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How Addictive Is MDMA

In today’s world, it seems as though people search for a way to escape from reality. This desire has been around since medieval times and was even included in stories such as Alice In Wonderland or The Wizard Of Oz, which portrays a girl who eats a cake that makes her grow larger.

This idea is still expressed in modern society through television shows, movies, books, and music. However, there are many different ways to escape from the reality of everyday life: coffee, cigarettes, alcohol, or drugs through prescriptions or street drugs. Some of these substances can be used without becoming addicted, while others require treatment upon realizing there is a problem.

One example of this is methamphetamine addiction. Meth has been shown to alter brain function by causing damage to neurons that send dopamine between brain cells, thus changing neural plasticity.

People use drugs for many reasons; to explore new experiences, self-medication, peer pressure, and unawareness of the harm that may come with using a certain illegal substance. 

There have been numerous reports on the dangers of commonly used illicit substances such as heroin or cocaine in recent years. However, one drug seems to have gained popularity in mainstream society: MDMA, also known by its street name ecstasy.

Is this “feel good” drug really safe? Or is it a ticking time bomb just waiting to explode into addiction and dependence?

How Addictive Is MDMA (Ecstasy/Molly)

There are three different states where people can be when they take MDMA: awake, asleep/unconscious, and the near-death experience. While under the influence of ecstasy, some effects can make a person more susceptible to violence and injury. This is why friends need to look out for one another while under the influence.

Since MDMA is a stimulant, it has been reported as causing cardiovascular problems such as rapid heart rate, high blood pressure, and stroke. These negative side effects, along with the many others that come from taking this drug, have led to numerous deaths worldwide, including some famous celebrities such as Anna Nicole Smith and Michael Jackson. According to the NIDA (National Institute on Drug Abuse), “More than 70,000 Americans died from a drug-involved overdose in 2019, including illicit drugs and prescription opioids.”

Impacts To Your Brain & Body

When taking MDMA, users experience increased energy from increased oxygen intake because of accelerated breathing rates. Unfortunately, it also causes a decrease in appetite. It is understandable why people may want to keep this increase in physical activity up for as long as possible by not eating or sleeping. Still, this practice can cause severe dehydration and exhaustion. Other negative effects of MDMA are an increased perspiration rate, chills, tremors, teeth clenching, and blurred vision.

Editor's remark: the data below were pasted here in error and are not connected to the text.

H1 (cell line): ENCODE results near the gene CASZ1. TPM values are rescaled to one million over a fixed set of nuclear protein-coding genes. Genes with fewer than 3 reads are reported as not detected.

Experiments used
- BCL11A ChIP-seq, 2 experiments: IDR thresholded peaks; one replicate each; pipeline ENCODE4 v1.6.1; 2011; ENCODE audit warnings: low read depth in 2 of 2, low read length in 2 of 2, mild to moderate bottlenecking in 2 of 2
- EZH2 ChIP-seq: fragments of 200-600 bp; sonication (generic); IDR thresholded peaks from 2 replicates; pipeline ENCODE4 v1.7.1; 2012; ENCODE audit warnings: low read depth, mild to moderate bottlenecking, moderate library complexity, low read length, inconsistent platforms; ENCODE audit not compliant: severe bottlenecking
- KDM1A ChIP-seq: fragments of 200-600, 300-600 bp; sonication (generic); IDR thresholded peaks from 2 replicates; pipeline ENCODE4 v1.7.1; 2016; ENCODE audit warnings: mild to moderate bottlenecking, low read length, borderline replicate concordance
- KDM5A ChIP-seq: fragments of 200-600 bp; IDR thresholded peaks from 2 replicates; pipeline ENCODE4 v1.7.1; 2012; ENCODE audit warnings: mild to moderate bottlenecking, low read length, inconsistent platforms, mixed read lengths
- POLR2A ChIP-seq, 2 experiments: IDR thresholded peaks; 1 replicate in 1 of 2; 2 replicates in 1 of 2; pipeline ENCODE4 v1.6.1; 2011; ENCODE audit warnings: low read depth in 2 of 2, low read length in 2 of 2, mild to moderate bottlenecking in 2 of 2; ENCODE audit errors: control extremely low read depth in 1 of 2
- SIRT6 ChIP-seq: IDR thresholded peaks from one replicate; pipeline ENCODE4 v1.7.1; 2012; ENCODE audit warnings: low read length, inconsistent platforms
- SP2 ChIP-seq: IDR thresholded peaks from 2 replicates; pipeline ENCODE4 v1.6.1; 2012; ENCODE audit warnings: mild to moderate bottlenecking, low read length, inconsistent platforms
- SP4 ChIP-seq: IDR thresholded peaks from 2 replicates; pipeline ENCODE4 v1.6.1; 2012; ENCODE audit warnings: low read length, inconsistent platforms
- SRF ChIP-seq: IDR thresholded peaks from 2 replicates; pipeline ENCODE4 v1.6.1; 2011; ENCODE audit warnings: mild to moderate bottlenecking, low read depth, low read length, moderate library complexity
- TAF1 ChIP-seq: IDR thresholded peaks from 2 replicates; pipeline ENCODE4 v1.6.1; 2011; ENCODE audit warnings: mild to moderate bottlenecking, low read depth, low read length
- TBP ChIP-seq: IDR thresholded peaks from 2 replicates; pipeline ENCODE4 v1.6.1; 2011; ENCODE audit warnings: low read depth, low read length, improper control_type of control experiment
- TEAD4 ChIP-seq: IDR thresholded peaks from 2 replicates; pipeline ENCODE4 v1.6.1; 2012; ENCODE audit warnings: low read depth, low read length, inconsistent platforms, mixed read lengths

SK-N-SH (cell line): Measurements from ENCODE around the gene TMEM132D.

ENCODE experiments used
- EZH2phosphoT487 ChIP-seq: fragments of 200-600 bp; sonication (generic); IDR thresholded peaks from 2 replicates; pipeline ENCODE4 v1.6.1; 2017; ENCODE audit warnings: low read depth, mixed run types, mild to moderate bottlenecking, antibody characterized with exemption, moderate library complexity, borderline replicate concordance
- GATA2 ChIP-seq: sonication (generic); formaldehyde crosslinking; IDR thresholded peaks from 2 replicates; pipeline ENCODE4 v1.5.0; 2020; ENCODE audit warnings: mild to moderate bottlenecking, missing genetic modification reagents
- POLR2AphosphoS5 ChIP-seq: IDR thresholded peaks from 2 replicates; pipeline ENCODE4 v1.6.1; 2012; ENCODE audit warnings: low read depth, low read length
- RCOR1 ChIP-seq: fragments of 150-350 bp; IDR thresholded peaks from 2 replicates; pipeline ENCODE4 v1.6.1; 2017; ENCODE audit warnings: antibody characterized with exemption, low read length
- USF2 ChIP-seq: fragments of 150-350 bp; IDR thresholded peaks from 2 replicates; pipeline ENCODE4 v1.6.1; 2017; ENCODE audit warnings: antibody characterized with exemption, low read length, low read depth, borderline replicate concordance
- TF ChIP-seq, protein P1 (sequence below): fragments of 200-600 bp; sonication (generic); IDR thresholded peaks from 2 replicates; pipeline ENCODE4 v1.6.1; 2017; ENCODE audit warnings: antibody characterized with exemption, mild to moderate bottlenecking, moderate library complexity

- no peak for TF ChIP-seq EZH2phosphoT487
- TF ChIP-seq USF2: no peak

There are short-term side effects that come along with using ecstasy. These include confusion, depression, anxiety or panic attacks, paranoia, hallucinations, sleep problems (insomnia), and drug craving. To make matters worse for those who do become addicted to “happiness,” there are also risks for addiction/ dependence, which can lead to withdrawal symptoms when trying to stop taking ecstasy. These symptoms include tiredness, loss of appetite, depression, anxiety, craving, and trouble concentrating.

While scientists have not yet found any specific gene that links addiction to MDMA, some research has revealed epigenetic changes in the brains of mice whose mothers were addicted to cocaine or alcohol during pregnancy. These changes are believed to alter genes involved with serotonin receptors, which may explain why drugs made with MDMA impact some people differently than others.

Using ecstasy can lead to memory problems and permanent damage in the brain’s reward system because it causes a reduction in the amount of serotonin available for use. In addition, it is reported that 50% of those who use ecstasy only one time will develop a tolerance and therefore need more ecstasy to get high. “Once an addict, always an addict,” and this phrase definitely rings true with MDMA.

And this is why MDMA should not be taken lightly. It can lead them down an extremely dangerous path with harmful short-term and long-term side effects that will stay with them for life if they give into addiction.

Seek help before it’s too late

This is why it’s incredibly important that you seek help immediately when you start feeling down so your doctor can provide an accurate medical diagnosis of what exactly may be causing these feelings, whether it comes from drug use or something else entirely. And if so, how they can best treat depression related to MDMA to achieve positive results in overcoming the depressive symptoms.Getting help when you need it most is perhaps one of the most significant steps towards getting past negative thoughts associated with drug use; this allows for a strong medical intervention when necessary which can greatly improve quality of life moving forward into sobriety. Think of your family and friends; would you put yourself first over their happiness? The choice is simple; say no to drugs.

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